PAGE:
WASHINGTON - President Joe Biden will deliver remarks on Thursday to mark the one-year anniversary of the Jan. 6 insurrection at the U.S. Capitol.
Biden plans to deliver a speech focused on sustaining democracy as he faces calls to use his presidential powers to push voting rights legislation. Vice President Kamala Harris will also give a speech.
The White House said previously that it would mark the anniversary, calling it "one of the darkest days in our democracy," but had not provided additional details.
"It was a day that our Capitol — our nation’s Capitol was under attack," White House Press Secretary Jen Psaki said. "And I think there’s no question you’ll see us commemorate that day."
Their remarks will come alongside a number of other events planned in Washington, including a moment of silence on the House floor, a prayer vigil on the steps of the U.S. Capitol and a conversation offering a "historic perspective" moderated by Librarian of Congress Dr. Carla Hayden.
WASHINGTON, DC - JANUARY 6: Trump supporters clash with police and security forces as people try to storm the U.S. Capitol on January 6, 2021, in Washington, D.C. (Photo by Brent Stirton/Getty Images)
Supporters of former President Donald Trump, encouraged by false claims that the November election was stolen, stormed the U.S. Capitol on Jan. 6, 2020, to stop the congressional certification of Biden as the victor. It left several people dead during and after the rioting, including Ashli Babbitt who was shot by a Capitol officer and three other Trump supporters who suffered medical emergencies.
Two police officers died by suicide in the days that followed, and a third officer, Capitol Police Officer Brian Sicknick, collapsed and later died after engaging with the protesters. A medical examiner determined he died of natural causes.
More than 700 people have been charged for their part in the chaos so far and the FBI is still looking for more. Among the most serious charges are against far-right extremist group members accused of plotting attacks to obstruct Congress from certifying the 2020 presidential election. Their cases haven’t yet gone to trial.
FILE - U.S. President Joe Biden, First Lady Jill Biden U.S. Vice President Kamala Harris and second gentleman Douglas Emhoff walk down the east steps of the U.S. Capitol after Biden was sworn in as the 46th President of the United States at the 59th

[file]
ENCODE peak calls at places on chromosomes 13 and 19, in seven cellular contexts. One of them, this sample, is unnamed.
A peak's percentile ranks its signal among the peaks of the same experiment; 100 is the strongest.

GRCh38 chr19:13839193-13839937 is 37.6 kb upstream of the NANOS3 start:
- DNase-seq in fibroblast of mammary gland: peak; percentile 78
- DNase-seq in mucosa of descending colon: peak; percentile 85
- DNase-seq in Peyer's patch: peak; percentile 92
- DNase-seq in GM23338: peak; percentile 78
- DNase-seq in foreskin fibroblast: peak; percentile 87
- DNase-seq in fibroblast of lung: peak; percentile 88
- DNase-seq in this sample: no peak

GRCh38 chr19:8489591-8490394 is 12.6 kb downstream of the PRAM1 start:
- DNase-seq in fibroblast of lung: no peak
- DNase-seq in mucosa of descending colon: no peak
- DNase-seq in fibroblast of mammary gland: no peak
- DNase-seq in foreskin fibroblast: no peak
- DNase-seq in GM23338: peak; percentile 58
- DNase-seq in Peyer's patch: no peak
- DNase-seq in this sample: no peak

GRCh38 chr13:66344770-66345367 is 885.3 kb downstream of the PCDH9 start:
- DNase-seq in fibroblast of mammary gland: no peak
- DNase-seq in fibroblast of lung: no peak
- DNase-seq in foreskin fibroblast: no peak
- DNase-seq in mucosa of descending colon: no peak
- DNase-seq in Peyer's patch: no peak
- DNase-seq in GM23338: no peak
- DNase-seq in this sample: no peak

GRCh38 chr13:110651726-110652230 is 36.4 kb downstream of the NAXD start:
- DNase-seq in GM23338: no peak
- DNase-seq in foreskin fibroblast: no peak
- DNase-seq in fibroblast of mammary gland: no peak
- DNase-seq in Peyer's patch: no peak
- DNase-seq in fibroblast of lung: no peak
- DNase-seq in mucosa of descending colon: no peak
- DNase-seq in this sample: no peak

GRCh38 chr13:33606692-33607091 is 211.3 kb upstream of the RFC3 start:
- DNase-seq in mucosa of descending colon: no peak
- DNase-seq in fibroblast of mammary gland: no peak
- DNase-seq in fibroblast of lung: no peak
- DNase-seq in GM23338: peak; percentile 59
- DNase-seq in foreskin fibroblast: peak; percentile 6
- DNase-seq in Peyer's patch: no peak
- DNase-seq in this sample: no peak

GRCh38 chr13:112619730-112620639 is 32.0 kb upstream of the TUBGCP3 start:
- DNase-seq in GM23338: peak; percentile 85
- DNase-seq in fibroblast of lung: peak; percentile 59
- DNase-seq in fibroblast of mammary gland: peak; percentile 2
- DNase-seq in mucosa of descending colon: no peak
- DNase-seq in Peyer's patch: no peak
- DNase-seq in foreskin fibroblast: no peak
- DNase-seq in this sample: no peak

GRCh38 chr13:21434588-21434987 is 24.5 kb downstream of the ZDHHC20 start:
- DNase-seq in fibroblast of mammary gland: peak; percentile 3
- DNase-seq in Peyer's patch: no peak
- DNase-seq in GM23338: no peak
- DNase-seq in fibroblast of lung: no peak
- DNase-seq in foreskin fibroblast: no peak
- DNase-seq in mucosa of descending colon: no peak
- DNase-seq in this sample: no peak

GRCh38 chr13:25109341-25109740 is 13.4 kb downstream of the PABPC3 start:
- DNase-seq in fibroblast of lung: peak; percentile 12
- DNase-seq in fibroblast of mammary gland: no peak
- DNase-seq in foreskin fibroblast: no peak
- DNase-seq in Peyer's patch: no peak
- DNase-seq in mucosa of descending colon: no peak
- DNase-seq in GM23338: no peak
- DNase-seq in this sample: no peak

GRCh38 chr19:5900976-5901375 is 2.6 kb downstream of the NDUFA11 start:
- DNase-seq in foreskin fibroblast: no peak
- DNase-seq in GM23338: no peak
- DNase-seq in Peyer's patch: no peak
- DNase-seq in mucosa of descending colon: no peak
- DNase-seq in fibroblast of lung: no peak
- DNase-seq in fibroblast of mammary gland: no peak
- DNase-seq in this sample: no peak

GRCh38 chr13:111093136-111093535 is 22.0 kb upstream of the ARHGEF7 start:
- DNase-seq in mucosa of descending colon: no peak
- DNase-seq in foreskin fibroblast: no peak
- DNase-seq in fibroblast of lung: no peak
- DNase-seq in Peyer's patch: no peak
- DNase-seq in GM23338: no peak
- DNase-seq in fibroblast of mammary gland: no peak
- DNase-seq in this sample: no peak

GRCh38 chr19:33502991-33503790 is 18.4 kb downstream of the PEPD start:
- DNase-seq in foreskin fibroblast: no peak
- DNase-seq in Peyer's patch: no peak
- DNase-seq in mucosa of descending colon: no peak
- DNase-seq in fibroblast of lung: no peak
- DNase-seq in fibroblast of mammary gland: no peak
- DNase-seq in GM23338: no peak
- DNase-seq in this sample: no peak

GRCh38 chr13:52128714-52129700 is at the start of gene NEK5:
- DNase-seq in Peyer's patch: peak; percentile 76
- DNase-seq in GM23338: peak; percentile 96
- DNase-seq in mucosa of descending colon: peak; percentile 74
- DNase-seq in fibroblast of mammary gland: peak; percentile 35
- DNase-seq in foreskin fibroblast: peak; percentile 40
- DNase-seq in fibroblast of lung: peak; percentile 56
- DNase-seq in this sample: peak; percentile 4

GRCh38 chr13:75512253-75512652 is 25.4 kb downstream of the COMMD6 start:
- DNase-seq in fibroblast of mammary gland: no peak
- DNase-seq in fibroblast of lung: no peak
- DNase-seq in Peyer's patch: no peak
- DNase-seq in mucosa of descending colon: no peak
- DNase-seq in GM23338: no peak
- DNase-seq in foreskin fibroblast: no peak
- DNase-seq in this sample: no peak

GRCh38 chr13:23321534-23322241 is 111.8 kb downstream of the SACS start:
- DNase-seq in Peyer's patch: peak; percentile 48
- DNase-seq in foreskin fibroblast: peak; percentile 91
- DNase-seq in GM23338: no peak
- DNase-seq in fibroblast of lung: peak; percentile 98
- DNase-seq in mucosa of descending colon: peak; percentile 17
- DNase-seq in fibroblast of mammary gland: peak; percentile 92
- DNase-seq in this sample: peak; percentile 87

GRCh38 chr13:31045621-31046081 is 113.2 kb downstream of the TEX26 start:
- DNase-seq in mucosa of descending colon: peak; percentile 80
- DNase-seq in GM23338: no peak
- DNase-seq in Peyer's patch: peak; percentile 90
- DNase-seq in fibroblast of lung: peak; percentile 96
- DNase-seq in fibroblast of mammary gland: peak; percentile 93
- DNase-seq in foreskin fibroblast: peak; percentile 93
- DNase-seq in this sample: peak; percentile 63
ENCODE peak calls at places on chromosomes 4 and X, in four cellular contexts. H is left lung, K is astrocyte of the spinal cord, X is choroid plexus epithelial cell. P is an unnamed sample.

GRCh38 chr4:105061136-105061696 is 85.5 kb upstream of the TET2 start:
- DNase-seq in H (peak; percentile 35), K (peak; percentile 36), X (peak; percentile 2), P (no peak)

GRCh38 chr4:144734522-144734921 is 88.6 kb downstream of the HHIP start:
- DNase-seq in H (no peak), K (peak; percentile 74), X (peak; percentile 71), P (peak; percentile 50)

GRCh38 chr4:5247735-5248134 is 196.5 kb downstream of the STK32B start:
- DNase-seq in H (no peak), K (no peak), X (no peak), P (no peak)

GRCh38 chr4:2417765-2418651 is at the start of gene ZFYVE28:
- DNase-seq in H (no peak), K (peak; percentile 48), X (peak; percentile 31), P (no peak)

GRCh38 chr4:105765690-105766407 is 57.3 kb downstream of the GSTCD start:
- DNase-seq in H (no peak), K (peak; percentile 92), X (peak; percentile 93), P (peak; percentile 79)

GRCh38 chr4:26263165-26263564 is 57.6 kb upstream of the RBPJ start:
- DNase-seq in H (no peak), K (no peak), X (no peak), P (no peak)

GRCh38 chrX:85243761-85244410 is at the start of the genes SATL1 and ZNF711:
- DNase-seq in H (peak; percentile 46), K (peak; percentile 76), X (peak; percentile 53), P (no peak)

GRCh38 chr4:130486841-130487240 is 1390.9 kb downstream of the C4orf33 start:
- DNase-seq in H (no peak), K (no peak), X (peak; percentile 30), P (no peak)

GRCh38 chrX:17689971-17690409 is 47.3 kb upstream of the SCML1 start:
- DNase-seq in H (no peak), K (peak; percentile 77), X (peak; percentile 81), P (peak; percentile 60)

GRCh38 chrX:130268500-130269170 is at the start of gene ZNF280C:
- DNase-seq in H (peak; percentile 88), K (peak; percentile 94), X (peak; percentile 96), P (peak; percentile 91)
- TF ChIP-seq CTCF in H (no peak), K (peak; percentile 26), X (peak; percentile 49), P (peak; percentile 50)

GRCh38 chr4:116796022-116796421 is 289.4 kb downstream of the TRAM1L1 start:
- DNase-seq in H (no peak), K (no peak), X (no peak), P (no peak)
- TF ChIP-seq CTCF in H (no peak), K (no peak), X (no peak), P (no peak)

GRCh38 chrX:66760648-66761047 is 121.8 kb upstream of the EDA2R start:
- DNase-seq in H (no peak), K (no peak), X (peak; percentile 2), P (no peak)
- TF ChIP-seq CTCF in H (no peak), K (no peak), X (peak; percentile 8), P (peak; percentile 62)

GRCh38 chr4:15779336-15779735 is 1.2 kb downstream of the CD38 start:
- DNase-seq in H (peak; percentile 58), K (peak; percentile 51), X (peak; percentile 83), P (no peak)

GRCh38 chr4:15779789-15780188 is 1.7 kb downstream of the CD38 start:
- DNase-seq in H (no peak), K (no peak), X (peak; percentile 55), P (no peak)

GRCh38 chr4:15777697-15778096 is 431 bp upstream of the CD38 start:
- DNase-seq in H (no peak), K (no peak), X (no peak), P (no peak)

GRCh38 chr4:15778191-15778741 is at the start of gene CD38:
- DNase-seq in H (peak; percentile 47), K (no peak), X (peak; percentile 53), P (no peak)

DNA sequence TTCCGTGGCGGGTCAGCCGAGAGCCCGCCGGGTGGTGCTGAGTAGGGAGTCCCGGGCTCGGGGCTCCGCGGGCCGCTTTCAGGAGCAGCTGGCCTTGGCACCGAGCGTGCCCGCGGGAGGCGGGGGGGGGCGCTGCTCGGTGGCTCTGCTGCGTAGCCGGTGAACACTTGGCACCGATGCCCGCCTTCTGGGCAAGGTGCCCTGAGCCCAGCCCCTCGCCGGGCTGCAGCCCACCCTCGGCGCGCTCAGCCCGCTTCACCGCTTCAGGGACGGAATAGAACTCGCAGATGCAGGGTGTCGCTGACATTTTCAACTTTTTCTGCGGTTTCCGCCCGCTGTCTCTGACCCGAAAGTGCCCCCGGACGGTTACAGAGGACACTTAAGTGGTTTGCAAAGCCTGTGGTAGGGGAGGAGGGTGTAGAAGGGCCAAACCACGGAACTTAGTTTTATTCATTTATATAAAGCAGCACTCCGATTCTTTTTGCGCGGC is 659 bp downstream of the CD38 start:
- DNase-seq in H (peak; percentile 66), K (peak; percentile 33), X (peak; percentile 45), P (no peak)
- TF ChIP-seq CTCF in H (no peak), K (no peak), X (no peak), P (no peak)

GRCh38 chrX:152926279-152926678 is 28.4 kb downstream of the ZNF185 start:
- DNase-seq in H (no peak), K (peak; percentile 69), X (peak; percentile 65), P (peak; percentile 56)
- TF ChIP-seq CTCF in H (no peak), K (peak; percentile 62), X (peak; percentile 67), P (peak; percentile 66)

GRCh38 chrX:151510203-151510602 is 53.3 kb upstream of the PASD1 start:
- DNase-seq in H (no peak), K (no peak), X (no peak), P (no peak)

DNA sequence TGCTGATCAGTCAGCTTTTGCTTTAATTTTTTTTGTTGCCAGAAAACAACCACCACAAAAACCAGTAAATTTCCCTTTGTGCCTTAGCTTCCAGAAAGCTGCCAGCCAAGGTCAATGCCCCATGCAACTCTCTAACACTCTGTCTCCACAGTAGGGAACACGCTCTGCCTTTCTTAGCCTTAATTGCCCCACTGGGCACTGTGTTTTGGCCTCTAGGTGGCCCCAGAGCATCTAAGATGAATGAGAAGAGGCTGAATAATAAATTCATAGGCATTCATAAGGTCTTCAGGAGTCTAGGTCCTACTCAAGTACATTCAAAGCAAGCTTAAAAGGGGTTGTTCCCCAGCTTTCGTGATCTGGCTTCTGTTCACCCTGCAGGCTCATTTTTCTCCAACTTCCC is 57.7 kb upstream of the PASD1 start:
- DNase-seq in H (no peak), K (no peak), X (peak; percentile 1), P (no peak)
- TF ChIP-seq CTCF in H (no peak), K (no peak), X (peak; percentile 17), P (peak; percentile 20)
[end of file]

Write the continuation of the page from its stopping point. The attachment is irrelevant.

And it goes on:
At least 165 people have pleaded guilty so far, mostly to crimes punishable by a maximum sentence of six months. There are dozens of cases involving more serious offenses still moving through the system. More than 220 people have been charged with assaulting or impeding law enforcement officers at the Capitol, according to the Justice Department. Since November, three of them have been sentenced to prison terms ranging from more than three years to just over five years.
At least 71 people have been sentenced for riot-related crimes. They include a company CEO, an architect, a retired Air Force lieutenant colonel, a gym owner, a former Houston police officer and a University of Kentucky student.
The rioters' refrains before the judges are often the same: They were caught up in the moment or just following the crowd into the Capitol. They didn’t see any violence or vandalism. They thought the police were letting them enter the building. They insist they went there to peacefully protest.
However, the excuses often implode in the face of overwhelming evidence. Thousands of hours of videos from surveillance cameras, mobile phones and police body cameras captured many of them reveling in the mayhem. Many boasted about their crimes on social media in the days after the deadly attack.
Judge Amy Berman Jackson said then-President Trump’s incendiary speech on Jan. 6 "stoked the flames of fear and discontent." But she told Russell James Peterson, a rioter from Pennsylvania, that he "walked there on his own two feet" and must bear responsibility for his own actions.
"No one was swept away to the Capitol. No one was carried. The rioters were adults," Jackson said before sentencing Peterson to 30 days' imprisonment.
Eighteen judges, including four nominated by Trump, have sentenced the 71 defendants. Thirty-one defendants have been sentenced to terms of imprisonment or to jail time already served, including 22 who received sentences of three months or less, according to the AP tally. An additional 18 defendants have been sentenced to home confinement. The remaining 22 have gotten probation without house arrest.
Meanwhile, a special House committee investigating the Jan. 6 insurrection has interviewed more than 300 witnesses, collected tens of thousands of documents and traveled around the country to talk to election officials who say they were pressured by Trump.
In the coming months, members of the panel will start to reveal their findings against the backdrop of the former president and his allies’ persistent efforts to whitewash the riots and reject suggestions that he helped instigate them. The committee also faces the burden of trying to persuade the American public that their conclusions are fact-based and credible.
But the nine lawmakers — seven Democrats and two Republicans — are united in their commitment to telling the full story of Jan. 6, and they are planning televised hearings and reports that will bring their findings out into the open.
Their goal is not only to show the severity of the riot but also to make a clear connection between the attack and Trump’s brazen pressure on the states and Congress to overturn Biden’s legitimate election as president.
"The full picture is coming to light, despite President Trump’s ongoing efforts to hide the picture," said Wyoming Rep. Liz Cheney, the committee’s vice chairwoman and one of its two Republican members.
"I don’t think there’s any area of this broader history in which we aren’t learning new things," she said.
This story was reported from Cincinnati. The Associated Press contributed.